U.S. Department of Energy Office of Biological and Environmental Research

BER Research Highlights

A Prognostic Fertilization and Irrigation Module Design for Modeling Agriculture in the Earth System
Published: December 19, 2016
Posted: May 10, 2017

Scientists propose a prognostic fertilization parameterization to model agro-ecosystems using an Earth system modeling approach.

The Science
Modeling agriculture within the Earth system is important not only to predict crop yields and assess food security but also to better understand the intertwined and complex processes in the climate-water-land nexus. Among other factors, efficiently using improved fertilizing techniques by dynamically determining fertilization timing and rates will have large impacts on crop yields.

The Impact
The researchers found that fertilizers, which in the models are applied spatially uniformly with fixed amounts and timing without considering crop fertilizer demands, lead to a large bias in crop yield simulations. To address this weakness, likely present in most current-generation Earth System Models (ESMs), the team proposed a prognostic fertilization scheme in the model that dynamically determines the timing and rate of each fertilizer application, with the annual amounts and valid fertilization time-windows governed by census data.

The DOE scientists at Pacific Northwest National Laboratory applied the Community Land Model (CLM4.5) at a 0.125 degree resolution to provide the first, county-scale model validation used to simulate crop yields over the Conterminous United States. They found a large bias in simulating crop yields against the U.S. Department of Agriculture (USDA) census data, with a county-level, root-mean-square error (RMSE) of 42% and 38% for simulated U.S. mean corn and soybean (popular biofuel feedstocks) yields, respectively. The researchers then synthesized crop yield, irrigation, and fertilization datasets from the USDA and U.S. Geological Survey to constrain model simulations. Compared with fertilization, they found that irrigation has limited effects on crop yields with improvements limited to irrigated regions. In most current-generation ESMs, fertilizers are applied spatially uniformly with fixed amounts and timing without considering the specific crop fertilizer demand. To address this weakness in the model, the team proposed a prognostic fertilization calculation that dynamically determines the timing and rate of each fertilizer application, with the annual amounts and valid fertilization time-windows informed by existing census data. The optimized fertilization parameterization reduces the RMSE to 22% and 21% for the U.S. mean corn and soybean yields, respectively. Compared with the default CLM4.5, the team’s representation of fertilization substantially improved crop yield simulations, especially over major crop growing regions.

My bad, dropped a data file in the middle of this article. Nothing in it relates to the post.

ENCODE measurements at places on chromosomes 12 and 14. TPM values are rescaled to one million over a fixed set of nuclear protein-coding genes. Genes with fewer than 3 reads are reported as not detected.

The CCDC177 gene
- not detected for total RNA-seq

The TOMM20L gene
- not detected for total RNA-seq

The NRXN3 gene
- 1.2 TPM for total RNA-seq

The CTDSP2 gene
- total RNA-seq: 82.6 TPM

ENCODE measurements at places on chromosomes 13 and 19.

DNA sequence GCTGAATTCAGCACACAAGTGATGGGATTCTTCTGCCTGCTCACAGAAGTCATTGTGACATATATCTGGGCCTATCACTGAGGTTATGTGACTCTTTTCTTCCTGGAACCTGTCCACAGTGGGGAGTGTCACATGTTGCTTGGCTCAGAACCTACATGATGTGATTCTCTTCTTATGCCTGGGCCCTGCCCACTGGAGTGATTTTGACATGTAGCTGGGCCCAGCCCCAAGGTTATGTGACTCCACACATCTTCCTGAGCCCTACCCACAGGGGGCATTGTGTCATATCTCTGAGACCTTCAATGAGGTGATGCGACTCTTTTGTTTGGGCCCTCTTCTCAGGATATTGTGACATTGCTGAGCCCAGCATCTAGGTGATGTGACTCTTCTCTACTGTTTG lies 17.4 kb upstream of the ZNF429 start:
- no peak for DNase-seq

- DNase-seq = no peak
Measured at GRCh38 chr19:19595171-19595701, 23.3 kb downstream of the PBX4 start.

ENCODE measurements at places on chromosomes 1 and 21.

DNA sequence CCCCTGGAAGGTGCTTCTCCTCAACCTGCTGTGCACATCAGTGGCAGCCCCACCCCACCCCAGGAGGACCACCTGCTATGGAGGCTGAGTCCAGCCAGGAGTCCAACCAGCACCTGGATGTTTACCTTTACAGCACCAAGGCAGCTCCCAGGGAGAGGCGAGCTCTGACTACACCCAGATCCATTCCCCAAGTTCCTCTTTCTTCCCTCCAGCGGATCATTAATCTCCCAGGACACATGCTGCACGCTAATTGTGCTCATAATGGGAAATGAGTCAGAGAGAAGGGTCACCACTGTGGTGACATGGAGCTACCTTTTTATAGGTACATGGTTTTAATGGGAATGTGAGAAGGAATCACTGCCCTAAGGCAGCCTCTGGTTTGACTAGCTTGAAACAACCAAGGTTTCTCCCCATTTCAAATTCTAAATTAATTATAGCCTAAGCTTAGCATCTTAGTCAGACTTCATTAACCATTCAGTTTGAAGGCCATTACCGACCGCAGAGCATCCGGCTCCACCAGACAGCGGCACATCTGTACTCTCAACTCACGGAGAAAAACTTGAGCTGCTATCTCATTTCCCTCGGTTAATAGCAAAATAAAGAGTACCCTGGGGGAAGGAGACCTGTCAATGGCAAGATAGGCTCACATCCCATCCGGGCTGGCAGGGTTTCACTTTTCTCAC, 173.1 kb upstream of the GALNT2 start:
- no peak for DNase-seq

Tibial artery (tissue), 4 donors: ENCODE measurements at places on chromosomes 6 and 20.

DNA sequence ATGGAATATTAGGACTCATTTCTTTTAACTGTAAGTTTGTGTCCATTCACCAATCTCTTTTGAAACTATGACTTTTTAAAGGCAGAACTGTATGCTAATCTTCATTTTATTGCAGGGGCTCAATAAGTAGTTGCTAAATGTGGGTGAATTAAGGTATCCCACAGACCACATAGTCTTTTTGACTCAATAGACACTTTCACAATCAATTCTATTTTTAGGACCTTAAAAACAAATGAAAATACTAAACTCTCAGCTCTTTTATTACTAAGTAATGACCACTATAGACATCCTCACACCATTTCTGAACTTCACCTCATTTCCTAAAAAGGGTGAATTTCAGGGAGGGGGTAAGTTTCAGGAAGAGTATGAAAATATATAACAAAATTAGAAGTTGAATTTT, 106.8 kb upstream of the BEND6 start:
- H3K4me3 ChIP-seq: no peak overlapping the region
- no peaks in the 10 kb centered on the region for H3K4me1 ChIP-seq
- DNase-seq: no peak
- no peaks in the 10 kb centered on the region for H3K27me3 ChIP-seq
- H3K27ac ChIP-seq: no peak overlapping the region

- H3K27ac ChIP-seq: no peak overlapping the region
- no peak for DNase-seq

Contacts (BER PM)
Robert Vallario
Integrated Assessment Modeling Program

(PI Contact)
Maoyi Huang
Pacific Northwest National Laboratory
Maoyi.Huang@pnnl.gov; (509) 375-6827

This study was supported by the U.S. Department of Energy’s Office of Science, Office of Biological and Environmental Research, Integrated Assessment Research Program for the Integrated Multi-sector, Multi-scale Modeling (IM3) Scientific Focus Area (SFA).

G. Leng, X. Zhang, M. Huang, Q. Yang, R. Rafique, G.R. Asrar,  and L.R. Leung, “Simulating county-level crop yields in the conterminous United States using the community land model: The effects of optimizing irrigation and fertilization.” Journal of Advances in Modeling Earth Systems, 08, [DOI: 10.1002/2016MS000645] (Reference link)

Topic Areas:

  • Research Area: Multisector Dynamics (formerly Integrated Assessment)

Division: SC-23.1 Climate and Environmental Sciences Division, BER


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